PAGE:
Research Questions on the History of Mesoamerica
- Referring to specific currently available evidence, approximately when did people first arrive in Mesoamerica? What is known about their geographic origins, and about their way of life during the first few thousand years?
- Did people living in Mesoamerica experience any significant changes in their subsistence patterns before the origins of agriculture in the region?
- The people of ancient Mesoamerica domesticated a number of different cultivated plants. The principal ones were maize, beans, and squashes. What were the other major ones? Also, what cultivated plants were originally domesticated elsewhere but diffused into Mesoamerica during pre-Columbian times?
- Based on what we can see in the archaeological record, what were the effects of plant and animal domestication on the nature of indigenous settlements in Mesoamerica? What kinds of changes in the artifact inventories of Mesoamerican people came along with the advent of an agricultural way of life?
The first people to arrive in Mesoamerica were the Paleo-Indians who migrated to North and South America at the end of the last Ice Age, as early as 5000 B.C., however, more precise dates and times are controversial. The Paleo-Indians inhabited the Southwestern United States and Northern Mexico somewhere between 13,000 and 40,000 years. More recent DNA testing argues that these people originally came during the Asiatic migration via the Bering Strait. Not much is known about the Paleo-Indians, also known as the Clovis people, but archaeologists believe that they were nomadic hunter-gatherers (New World Encyclopedia). At some point the people in the Valley of Oaxaca developed a horticultural subsistence pattern without an established hierarchical society prior to the establishment of Monte Alban (Blanton, 50-52, 58).
Before agriculture originated in the region, there were significant changes in their subsistence patterns, particularly with the establishment of Monte Alban as a political capital in the Valley of Oaxaca, an environment abundant with farmable land, however the rainfall variation affected maize yields. Prior to Monte Alban, ancient Oaxacans were able to sufficiently manage the rainfall issue and water resources with small-scale human systems that lacked vertical complexity. The population didn’t significantly increase and any shortfalls in production were easily exchanged horizontally through kinship (Blanton 53-54). This management was sustainable up until around 500 B.C. after new complex stressors and conditions ensued after Monte Alban was established and the population grew. Previous horticultural practices could not sustain the developing population, and the exploitation of the piedmont farming strategy due to the unpredictability of rainfall caused instability that led to deforestation and erosion (Blanton 54-55). This forced the people in the Valley of Oaxaca to transition to an agricultural sedentary society in order to survive.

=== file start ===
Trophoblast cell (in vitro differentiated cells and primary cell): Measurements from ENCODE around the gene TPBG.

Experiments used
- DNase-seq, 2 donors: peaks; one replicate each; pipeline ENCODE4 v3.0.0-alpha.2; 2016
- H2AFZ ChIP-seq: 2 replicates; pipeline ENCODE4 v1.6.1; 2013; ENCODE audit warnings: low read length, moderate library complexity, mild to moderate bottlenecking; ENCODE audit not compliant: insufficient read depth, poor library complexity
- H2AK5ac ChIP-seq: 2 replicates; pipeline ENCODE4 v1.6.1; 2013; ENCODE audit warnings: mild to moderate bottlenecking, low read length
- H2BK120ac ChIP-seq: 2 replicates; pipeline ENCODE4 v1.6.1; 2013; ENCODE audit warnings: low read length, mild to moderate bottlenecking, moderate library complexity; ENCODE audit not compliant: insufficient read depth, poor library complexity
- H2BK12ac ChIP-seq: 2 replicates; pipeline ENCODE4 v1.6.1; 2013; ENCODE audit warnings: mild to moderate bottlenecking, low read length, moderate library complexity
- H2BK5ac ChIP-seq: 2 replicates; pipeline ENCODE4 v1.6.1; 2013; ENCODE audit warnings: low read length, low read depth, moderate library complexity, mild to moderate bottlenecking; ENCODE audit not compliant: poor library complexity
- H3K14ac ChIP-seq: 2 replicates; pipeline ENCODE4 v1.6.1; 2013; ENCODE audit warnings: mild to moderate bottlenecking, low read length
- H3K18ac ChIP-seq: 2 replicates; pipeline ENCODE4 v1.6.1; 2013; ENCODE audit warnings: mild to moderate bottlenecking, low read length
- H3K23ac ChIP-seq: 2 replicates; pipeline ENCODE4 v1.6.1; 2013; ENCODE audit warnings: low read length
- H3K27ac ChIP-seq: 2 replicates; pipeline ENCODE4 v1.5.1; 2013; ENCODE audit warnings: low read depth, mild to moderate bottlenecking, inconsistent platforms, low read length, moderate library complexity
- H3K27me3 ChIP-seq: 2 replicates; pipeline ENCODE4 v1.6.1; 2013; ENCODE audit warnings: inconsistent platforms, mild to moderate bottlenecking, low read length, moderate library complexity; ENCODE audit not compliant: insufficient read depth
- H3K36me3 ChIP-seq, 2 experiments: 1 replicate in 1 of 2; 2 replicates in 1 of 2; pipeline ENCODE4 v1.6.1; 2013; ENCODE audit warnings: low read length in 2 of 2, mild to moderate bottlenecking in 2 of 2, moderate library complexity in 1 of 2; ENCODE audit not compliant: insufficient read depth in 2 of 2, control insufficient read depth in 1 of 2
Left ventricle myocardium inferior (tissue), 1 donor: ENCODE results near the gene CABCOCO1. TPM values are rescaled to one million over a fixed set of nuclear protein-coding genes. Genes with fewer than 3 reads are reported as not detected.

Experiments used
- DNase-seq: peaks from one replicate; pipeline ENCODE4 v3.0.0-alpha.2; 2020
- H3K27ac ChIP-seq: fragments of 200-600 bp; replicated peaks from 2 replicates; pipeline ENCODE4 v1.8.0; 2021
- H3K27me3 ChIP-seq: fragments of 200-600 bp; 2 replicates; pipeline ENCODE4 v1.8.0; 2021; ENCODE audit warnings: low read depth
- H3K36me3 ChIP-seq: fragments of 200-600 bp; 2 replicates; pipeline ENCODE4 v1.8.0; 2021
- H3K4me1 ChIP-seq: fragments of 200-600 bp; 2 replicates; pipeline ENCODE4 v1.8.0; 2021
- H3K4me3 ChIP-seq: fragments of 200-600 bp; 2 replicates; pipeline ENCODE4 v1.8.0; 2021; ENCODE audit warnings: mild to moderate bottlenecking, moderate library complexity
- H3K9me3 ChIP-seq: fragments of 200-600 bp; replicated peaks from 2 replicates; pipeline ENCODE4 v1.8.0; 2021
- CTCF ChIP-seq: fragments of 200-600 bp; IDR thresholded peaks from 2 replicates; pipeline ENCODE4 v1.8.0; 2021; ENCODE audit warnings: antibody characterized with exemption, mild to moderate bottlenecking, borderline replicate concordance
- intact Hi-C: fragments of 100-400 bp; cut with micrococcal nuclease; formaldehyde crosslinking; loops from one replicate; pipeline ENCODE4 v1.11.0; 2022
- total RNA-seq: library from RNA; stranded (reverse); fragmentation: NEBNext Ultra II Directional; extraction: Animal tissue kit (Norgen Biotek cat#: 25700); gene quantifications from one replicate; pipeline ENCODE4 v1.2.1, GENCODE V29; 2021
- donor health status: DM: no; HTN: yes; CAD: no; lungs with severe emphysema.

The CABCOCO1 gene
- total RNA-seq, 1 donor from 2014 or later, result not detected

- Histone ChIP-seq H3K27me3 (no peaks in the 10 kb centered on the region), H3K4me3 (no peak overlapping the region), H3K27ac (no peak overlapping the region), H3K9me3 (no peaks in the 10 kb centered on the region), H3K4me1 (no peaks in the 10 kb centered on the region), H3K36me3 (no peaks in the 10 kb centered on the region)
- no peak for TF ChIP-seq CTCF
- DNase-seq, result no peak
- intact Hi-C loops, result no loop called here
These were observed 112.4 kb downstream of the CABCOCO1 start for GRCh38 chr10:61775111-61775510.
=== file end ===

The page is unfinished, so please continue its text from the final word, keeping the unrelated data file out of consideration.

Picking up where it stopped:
Pumpkins, camote, tomatoes, tomatillos, chile, chaya, ramon, cashew, zapote, edible palms, mamey, avocado, papaya, anona, guanabana, guava, cocoyol, balche, and cacao were some of the other major crops domesticated by ancient Mesoamericans, some of them domesticated elsewhere but brought into Mesoamerica (Blanton 164).
The domestication of mostly plants, and some animals, enforced a sedentary lifestyle on the indigenous settlements in Mesoamerica. This transition from a nomadic foraging people to an agricultural society in an unpredictable environment in the Valley of Oaxaca led to interregional interaction. These interactions may have influenced a change in social structure, particularly with the Olmec. The Tierras Largas phase does not give any indication that a social hierarchy existed, based on lack of artifacts and nonresidential structures, yet later in the San Jose phase, the start of a social hierarchy seems to form, as residential structures are established, some larger and more embellished than others, as well as the differences in artifacts or lack thereof found in burial spots (Blanton 55-61). Olmec style artifacts are also found in the Valley of Oaxaca during the San Jose phase, but not in the Tierras Largas phase (Blanton 61-63). Olmec portable items such as cups and bowls with “paw wing” motifs of the fire-serpent or jaguar were a mark of rank status of individuals within the society, which were also found on ceramics buried with deceased males in the Valley of Oaxaca during the San Jose phase (Blanton, 61, 166). However, stone carvings and public structures in the Valley of Oaxaca are not similar to that of the Olmec’s Gulf Coast (Blanton 61). Blanton hypothesizes that the transition to a sedentary life coupled with the agricultural off-season caused trading and raiding, which encouraged cross-cultural integration through “wealth” accumulation and exposure to raiding pressure themselves (Blanton 64-65).
Blanton, Richard. Ancient Mesoamerica: A Comparison of Change in Three Regions. Cambridge University Press. 1993. New World Encyclopedia Contributors. “Pre-Columbian Civilization.” Pre-Columbian Civilization – New World Encyclopedia, New World Encyclopedia, 28 May 2015, www.newworldencyclopedia.org/entry/Pre-Columbian_Civilization.
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